This is a version composed of what I could find at the grocery store. All-in-all, this is cheaper than ordering multiple rounds of soup, and it gives a sense of accomplishment when the soup is finished.
It SHOULD have pieces of woody galangal and Kaffir lime leaves floating in the soup. However, I don't happen to be in a citrus-growing climate, and these things aren't readily available in run-of-the-mill groceries. Asian, yes (but to go to an Asian grocery store takes actual planning).

The not exactly perfect but acceptable substitutions are fresh ginger and lime juice and zest. Along with the stalks of lemongrass and coconut milk, it's still in the realm of slightly exotic homemade soups. 
For a meat-free version, vegetable broth (or water) and shrimp can be substituted for both the chicken broth and chicken (but then it wouldn't be "gai").

And you know, although the cilantro and green onion isn't such a vibrant green, the overall flavor seems to improve after a little time (i.e., it makes for great leftovers).

Serve Tom Kha with a side of steamed jasmine or basmati rice, or sticky rice.

Tom Kha Gai
serves 6-8

4 c chicken broth (or vegetable broth)
1 c water
12, 1/2 cm large diameter slices of fresh ginger, plus 1-2 T grated ginger for later use
2 stalks lemongrass, bruised and sliced into 2 inch pieces
4 large cloves of garlic, minced
1 serrano pepper (or a jalapeno if you want a little less heat), halved lengthwise, seeded, and coarsely chopped (optional)
2 limes, washed
1 lb. skinless, boneless chicken, cut into 1 inch pieces (or 1 lb. shrimp, shells removed)
2 T fish sauce (nam pla)
2 T brown sugar
1/2 t red pepper flakes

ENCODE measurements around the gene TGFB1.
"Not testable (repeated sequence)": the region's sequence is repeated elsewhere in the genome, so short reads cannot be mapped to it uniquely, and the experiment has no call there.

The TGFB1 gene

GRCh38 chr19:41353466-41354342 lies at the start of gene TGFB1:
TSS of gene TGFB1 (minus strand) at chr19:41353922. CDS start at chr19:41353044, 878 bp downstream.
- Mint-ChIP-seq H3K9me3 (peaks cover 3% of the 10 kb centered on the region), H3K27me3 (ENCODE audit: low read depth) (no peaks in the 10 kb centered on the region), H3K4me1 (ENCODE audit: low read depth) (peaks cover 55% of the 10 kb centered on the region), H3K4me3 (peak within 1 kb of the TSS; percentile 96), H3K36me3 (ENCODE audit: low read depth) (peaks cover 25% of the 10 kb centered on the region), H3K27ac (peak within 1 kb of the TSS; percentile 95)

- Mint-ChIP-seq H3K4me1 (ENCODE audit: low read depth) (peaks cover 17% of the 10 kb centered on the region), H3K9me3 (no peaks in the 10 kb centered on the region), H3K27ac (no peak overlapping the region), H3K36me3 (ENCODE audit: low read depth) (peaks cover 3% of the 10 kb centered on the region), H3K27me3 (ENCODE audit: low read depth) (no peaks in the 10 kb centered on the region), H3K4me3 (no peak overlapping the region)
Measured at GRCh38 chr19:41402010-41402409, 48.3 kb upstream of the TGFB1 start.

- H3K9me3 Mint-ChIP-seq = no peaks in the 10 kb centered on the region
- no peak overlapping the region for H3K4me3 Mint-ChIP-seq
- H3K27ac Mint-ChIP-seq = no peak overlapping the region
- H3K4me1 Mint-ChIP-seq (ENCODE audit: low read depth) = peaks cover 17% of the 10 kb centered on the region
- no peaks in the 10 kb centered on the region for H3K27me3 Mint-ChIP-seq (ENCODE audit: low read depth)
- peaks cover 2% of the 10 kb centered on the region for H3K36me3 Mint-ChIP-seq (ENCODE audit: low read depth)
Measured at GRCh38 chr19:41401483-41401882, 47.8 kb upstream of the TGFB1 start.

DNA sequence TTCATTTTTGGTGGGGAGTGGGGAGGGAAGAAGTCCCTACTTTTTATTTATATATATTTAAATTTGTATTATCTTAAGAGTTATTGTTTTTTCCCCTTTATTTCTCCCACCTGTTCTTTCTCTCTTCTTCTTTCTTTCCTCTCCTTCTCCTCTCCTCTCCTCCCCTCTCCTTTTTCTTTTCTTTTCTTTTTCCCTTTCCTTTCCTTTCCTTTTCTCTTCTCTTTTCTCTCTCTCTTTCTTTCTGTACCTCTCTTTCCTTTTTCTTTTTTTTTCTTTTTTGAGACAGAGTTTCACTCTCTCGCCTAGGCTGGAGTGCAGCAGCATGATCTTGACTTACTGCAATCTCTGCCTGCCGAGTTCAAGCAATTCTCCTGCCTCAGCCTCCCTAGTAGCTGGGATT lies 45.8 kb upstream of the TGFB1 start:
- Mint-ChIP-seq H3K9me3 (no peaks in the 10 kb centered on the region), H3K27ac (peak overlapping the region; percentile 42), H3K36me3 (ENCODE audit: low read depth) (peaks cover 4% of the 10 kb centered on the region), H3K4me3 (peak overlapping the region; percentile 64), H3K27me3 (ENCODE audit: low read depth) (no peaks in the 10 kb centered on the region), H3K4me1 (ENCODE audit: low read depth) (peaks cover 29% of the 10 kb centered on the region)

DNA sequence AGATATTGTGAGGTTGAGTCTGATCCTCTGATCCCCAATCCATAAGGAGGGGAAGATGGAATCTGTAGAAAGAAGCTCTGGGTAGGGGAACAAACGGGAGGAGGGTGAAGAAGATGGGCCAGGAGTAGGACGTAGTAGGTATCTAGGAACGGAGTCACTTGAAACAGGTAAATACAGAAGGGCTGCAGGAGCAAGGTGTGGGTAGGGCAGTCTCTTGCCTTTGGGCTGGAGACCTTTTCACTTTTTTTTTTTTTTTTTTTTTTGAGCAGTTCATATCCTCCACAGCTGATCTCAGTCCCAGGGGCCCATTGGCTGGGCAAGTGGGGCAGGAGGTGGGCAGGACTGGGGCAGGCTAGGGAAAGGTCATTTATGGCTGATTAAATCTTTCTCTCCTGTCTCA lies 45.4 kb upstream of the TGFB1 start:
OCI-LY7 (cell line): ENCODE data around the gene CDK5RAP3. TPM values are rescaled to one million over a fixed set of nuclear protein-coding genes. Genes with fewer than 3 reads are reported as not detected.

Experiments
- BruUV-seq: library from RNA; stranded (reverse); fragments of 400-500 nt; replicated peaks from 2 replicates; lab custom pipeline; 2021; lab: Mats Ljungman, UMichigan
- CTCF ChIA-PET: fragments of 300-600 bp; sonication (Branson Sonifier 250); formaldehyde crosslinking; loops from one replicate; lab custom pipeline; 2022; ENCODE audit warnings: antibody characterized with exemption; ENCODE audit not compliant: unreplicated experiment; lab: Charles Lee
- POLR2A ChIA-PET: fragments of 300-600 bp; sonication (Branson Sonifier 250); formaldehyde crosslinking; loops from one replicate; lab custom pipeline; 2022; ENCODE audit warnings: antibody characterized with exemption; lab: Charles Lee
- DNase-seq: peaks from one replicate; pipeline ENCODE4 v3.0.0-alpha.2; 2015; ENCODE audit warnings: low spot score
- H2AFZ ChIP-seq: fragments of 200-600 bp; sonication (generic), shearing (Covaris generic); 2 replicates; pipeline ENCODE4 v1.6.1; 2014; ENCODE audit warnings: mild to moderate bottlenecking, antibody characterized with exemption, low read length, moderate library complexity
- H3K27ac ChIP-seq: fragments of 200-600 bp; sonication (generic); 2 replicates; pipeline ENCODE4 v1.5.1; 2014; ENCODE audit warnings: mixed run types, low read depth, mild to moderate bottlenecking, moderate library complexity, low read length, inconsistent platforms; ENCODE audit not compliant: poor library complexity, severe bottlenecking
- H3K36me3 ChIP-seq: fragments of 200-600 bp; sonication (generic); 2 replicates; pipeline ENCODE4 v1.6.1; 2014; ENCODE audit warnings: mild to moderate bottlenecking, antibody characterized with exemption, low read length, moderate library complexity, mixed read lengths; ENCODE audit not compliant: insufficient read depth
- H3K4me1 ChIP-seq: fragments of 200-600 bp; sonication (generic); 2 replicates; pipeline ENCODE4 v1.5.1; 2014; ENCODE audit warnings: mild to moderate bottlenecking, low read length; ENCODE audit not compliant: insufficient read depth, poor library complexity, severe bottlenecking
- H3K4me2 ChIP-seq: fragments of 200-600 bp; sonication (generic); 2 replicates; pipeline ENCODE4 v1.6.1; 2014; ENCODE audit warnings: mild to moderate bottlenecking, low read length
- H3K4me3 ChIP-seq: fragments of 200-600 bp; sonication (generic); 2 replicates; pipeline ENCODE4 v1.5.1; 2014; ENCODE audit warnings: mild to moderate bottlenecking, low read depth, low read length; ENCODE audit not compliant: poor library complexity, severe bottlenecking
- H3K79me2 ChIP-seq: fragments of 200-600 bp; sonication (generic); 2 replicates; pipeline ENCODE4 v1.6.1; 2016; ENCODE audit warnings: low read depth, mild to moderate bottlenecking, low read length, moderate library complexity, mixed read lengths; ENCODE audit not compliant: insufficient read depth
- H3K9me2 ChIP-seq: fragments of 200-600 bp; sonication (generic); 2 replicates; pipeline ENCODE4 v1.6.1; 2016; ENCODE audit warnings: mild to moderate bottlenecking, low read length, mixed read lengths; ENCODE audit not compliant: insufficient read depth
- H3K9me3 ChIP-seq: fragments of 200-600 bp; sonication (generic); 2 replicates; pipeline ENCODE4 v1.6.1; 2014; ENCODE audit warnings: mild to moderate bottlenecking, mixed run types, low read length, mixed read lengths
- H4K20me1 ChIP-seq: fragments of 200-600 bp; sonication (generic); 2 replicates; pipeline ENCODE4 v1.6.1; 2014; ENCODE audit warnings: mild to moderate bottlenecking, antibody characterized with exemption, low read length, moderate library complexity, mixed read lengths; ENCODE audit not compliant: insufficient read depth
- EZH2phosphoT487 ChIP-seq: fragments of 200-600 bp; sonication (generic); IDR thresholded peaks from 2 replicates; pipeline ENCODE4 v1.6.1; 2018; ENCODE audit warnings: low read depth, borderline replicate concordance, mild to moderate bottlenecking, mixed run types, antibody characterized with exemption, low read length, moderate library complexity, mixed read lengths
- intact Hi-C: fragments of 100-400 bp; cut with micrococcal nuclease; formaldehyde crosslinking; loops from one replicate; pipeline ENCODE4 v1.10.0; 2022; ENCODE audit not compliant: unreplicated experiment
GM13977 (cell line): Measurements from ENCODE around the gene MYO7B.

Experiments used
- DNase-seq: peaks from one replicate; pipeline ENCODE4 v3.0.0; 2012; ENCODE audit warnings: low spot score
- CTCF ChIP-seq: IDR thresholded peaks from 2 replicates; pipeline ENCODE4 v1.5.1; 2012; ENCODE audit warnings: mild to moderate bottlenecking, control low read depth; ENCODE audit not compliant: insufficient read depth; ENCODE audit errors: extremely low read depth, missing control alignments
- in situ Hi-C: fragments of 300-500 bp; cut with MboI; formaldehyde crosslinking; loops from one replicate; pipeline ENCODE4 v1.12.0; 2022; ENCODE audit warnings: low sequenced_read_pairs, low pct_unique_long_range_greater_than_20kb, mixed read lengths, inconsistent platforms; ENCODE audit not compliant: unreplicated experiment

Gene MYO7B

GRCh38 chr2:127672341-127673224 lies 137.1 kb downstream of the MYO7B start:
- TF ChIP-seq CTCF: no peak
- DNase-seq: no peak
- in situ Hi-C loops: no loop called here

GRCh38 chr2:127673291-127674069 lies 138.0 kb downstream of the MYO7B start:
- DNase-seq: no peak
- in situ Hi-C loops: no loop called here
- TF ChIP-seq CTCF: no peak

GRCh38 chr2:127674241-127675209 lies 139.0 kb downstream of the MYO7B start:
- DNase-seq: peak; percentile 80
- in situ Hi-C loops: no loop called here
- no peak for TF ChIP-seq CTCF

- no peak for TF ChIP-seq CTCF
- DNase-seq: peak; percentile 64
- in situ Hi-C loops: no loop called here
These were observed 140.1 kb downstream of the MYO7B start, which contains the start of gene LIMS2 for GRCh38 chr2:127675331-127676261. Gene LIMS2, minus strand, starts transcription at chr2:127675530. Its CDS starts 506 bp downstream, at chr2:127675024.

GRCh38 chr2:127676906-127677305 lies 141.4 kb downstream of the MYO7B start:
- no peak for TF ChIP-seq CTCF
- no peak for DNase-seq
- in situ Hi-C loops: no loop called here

1 1b. mushrooms
2, 14oz. cans coconut milk
4 T green onion, sliced
3 T cilantro, coarsely chopped

For serving: lime wedges, sambal oelek or sriracha

Place broth, water, sliced ginger, lemongrass, garlic, serrano or jalapeno pepper, strips of of zest from one lime and juice from one lime in a large pot. Bring the mixture to a boil over medium heat, reduce the heat to low, cover, and simmer 25 minutes.
While the soup simmers, prepare the mushrooms. Clean and slice the mushrooms and saute in a frying pan over medium heat with a little olive or vegetable oil. Stir occasionally, and cook until all the juices have evaporated.
Once the broth has finished simmering, remove the lime strips and sliced peppers. Add the fish sauce, brown sugar, chicken pieces, and 1 t salt to the broth and simmer about 5 minutes, or until the chicken is cooked through. Add the mushrooms, red pepper flakes, grated ginger, and coconut milk. Stir occasionally and simmer very gently about 10 minutes so the flavors meld. Grate the zest of 1/2 lime and squeeze the juice of 1/2  lime into the soup. Sprinkle on the green onion and cilantro, stir through, and taste for seasoning. Add more lime juice, zest, or salt as necessary.
Serve the soup with extra lime wedges, sambal oelek, or sriracha to suit individual tastes.